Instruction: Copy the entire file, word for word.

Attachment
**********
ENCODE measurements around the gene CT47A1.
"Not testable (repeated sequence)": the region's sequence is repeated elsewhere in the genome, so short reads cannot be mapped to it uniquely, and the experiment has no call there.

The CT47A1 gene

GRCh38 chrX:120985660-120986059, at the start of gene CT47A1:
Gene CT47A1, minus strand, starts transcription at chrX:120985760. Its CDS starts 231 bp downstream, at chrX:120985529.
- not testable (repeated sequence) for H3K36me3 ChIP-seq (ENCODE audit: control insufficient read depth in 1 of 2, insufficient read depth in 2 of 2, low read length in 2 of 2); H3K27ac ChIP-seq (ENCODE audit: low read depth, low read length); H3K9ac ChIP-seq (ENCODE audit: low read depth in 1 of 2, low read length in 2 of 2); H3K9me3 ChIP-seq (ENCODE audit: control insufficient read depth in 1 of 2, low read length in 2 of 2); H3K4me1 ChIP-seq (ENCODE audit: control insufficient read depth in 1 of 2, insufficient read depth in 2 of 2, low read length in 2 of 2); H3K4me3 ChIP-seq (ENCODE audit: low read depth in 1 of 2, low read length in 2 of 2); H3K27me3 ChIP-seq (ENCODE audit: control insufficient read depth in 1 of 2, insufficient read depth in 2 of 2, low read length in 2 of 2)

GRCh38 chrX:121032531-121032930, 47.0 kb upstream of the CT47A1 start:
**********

ENCODE measurements around the gene CT47A1.
"Not testable (repeated sequence)": the region's sequence is repeated elsewhere in the genome, so short reads cannot be mapped to it uniquely, and the experiment has no call there.

The CT47A1 gene

GRCh38 chrX:120985660-120986059, at the start of gene CT47A1:
Gene CT47A1, minus strand, starts transcription at chrX:120985760. Its CDS starts 231 bp downstream, at chrX:120985529.
- not testable (repeated sequence) for H3K36me3 ChIP-seq (ENCODE audit: control insufficient read depth in 1 of 2, insufficient read depth in 2 of 2, low read length in 2 of 2); H3K27ac ChIP-seq (ENCODE audit: low read depth, low read length); H3K9ac ChIP-seq (ENCODE audit: low read depth in 1 of 2, low read length in 2 of 2); H3K9me3 ChIP-seq (ENCODE audit: control insufficient read depth in 1 of 2, low read length in 2 of 2); H3K4me1 ChIP-seq (ENCODE audit: control insufficient read depth in 1 of 2, insufficient read depth in 2 of 2, low read length in 2 of 2); H3K4me3 ChIP-seq (ENCODE audit: low read depth in 1 of 2, low read length in 2 of 2); H3K27me3 ChIP-seq (ENCODE audit: control insufficient read depth in 1 of 2, insufficient read depth in 2 of 2, low read length in 2 of 2)

GRCh38 chrX:121032531-121032930, 47.0 kb upstream of the CT47A1 start: